The Legacy of Steel and Shade Architect Donald Wexler Celebrated at Palm Springs Museum Through May 29

One of the highlights of this year’s Modernism Week is a continuing retrospective of architect Don Wexler’s 60-year career titled Steel and Shade: The Architecture of Donald Wexler at the Palm Springs Museum, on view through May 29.

A symposium on Wexler’s legacy will be on Saturday, February 26 from 9 a.m. to 6 p.m. at the museum.  Museum architecture and design curator Sidney Williams and co-curator Dr. Lauren Weiss Bricker will moderate a discussion of contemporary architects who continue in Wexler’s legacy of environmentally sensitive, innovative designs.

Wexler’s iconic designs such as the folded plate roof lines of the Alexander Steel Homes, overhangs that shade walls of glass, clerestory windows that bring in natural light, and prefabricated all-steel structures are some examples of active and passive solar energy uses and sustainability that Wexler employed long before these concepts were trendy.

Celebrated as one of Palm Springs’ most prolific architects of this time, the exhibition features a full-scale sectional steel model illustrating Wexler’s prefabrication system, and which gives visitors the experience of inhabiting a Wexler-designed home.  Drawings, photographs and models from the architect and models built in collaboration with architecture students and Cal Poly Pomona are also part of the exhibit.

Wexler’s all-steel Alexander houses, designed in 1962 with structural engineer Bernard Perlin, were affordable, elegant and quick to assemble on site; the perfect answer to the postwar housing boon.

“Steel, concrete and glass are ideal materials for the desert,” Wexler said. “They are inorganic and don’t deteriorate in the extreme temperatures of the desert.”

Wexler’s innovative pre-fab system could be configured in a variety of ways, using a post-and-beam structural steel frame, a system of panelized opaque steel walls, and steel framed glass windows and doors.   Several prototype model homes were build and these relatively maintenance-free homes are still pristine after nearly 50 years.

Wexler attended the University of Minnesota School of Architecture in the years following World War II.  He graduated in 1950, one of the first generation of American architects trained in the concepts of modernism.

Wexler moved to Palm Springs in 1952 after working with acclaimed Modernist architect Richard Neutra in Los Angeles.  Wexler recalls that “there was a collective sense that we could do anything; we could accomplish anything; we could experiment.”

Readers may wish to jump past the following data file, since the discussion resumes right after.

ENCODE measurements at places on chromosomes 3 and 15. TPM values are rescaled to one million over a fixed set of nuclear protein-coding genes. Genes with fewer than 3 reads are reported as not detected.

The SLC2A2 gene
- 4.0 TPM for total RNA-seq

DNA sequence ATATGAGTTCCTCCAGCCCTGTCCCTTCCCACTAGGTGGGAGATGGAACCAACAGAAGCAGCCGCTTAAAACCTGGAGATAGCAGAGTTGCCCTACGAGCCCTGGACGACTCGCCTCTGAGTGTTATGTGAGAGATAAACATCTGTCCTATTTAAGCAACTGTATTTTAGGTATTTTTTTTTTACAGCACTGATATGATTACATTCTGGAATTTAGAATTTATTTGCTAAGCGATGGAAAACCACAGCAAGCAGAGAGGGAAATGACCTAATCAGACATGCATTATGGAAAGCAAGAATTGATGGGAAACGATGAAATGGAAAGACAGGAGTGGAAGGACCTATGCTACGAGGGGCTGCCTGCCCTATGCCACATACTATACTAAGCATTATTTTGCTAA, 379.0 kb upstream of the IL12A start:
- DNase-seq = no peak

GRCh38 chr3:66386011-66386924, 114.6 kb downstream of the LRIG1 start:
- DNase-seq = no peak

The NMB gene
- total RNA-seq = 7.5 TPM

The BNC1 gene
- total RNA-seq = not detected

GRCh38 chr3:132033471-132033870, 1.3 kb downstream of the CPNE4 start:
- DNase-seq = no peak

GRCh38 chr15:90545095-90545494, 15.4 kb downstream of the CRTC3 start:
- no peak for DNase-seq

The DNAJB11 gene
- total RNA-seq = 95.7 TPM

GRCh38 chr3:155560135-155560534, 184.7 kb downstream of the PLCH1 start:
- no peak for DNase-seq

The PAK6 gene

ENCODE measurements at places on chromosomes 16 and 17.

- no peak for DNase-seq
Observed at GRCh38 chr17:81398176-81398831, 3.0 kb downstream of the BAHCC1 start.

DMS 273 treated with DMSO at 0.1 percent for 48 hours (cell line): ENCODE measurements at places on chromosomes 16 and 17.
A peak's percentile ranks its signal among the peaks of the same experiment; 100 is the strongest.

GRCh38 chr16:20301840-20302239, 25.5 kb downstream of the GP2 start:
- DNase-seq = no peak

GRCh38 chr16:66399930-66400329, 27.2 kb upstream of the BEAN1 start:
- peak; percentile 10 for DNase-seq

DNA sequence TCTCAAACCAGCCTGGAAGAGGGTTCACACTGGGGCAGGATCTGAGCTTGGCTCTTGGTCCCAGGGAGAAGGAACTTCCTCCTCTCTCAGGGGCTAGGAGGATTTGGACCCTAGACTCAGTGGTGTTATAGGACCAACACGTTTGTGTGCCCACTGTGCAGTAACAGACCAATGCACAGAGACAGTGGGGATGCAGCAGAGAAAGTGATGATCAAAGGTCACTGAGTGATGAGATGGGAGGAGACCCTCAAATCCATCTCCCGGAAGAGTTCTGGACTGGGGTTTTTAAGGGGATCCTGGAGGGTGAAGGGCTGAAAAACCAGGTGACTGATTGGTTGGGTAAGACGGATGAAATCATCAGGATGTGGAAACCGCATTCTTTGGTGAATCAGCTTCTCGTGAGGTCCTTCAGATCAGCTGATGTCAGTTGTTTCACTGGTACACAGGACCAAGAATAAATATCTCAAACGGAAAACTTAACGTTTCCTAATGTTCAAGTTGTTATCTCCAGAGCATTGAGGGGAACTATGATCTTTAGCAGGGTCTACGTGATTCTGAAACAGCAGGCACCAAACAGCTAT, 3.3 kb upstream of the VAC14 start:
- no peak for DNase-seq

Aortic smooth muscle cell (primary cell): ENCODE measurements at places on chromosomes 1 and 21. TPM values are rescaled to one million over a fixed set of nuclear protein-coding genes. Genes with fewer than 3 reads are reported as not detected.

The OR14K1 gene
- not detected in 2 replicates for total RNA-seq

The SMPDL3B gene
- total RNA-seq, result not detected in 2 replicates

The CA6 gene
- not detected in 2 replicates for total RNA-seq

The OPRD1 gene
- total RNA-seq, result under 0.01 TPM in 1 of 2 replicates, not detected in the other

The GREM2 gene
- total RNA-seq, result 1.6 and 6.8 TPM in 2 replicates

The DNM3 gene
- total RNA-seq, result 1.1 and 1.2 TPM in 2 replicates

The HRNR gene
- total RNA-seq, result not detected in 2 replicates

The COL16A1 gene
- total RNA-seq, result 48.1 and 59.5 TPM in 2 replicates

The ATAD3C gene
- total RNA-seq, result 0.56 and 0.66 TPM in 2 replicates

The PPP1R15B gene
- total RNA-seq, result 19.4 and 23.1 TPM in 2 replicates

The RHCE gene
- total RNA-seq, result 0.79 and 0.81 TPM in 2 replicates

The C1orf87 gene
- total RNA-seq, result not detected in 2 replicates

Wexler is all about logic and efficiency, according to a feature  by Morris Newman, The Quiet Elegance of Donald Wexler, in this month’s Palm Springs Life.

“His buildings fit together tightly, like parts of a machine.  Nothing seems out of place, and details rarely  distract from the whole.  His approach to building dates back several decades, when the elegance of architecture was supposed to be a byproduct of research and good thinking.  He is as interested in building technology as a general contractor and as aware of cost as a developer,” writes Newman.

Just as his early work was influenced by Neutra, William F. Cody, Eichler and others, Wexler also inspires a young generation of architects such as Lance O’Donnell,  Taalman Koch Architecture, Narendra Patel and Ana Escalante. (search under Wexler)

His work is still very visible and viable today in numerous public projects including his largest, the Palm Springs International Airport, a building that is both welcoming and functional.

“Can you imagine walking though the building’s doors and the first thing you see is Mount San Jacinto?” said Williams.

Wexler also designed the Palm Springs Police Department and Jail, the Larson Justice Center in Indio,  the Merrill Lynch Building in Palm Springs, the original Palm Springs Spa Hotel’s Bath House(a joint venture with Rick Harrison, William Cody and Pierre Koenig), the Desert Water Agency, El Rancho Vista Estates, Royal Hawaiian Estates (Palm Springs’ first residential historic district), Palm Springs Medical Clinic, Union 76 gas station, numerous schools and celebrity homes.

Wexler’s celebrity homes included the stunning Dinah Shore and Leff/Florsheim houses, actor Alan and Sue Ladd’s home, one that eventually became Ann and Kirk Douglas’, actress Andrea Leeds and her race-horse and Buick agency owner husband Bob Howard, and a project for Frank Sinatra.

Wexler hasn’t stopped working.  Currently under construction is Hamptons Modern, bringing California modernism to the East End of Long Island.  Developer Marnie McBryde has plans to build up to 50 Wexler-designed houses, which are adaptations of the 1964 Dinah Shore house.

Some fascinating books on Wexler available through Palm Springs Preservation Foundation include the Wexler Tribute Journal, and Donald Wexler: Architect by Patrick McGrew.

More Palm Springs Modern events coming up:  The 10th Alexander Weekend, March 25-27, 2011, celebrating the Alexander tract homes’ architectural importance.

Pamela Bieri

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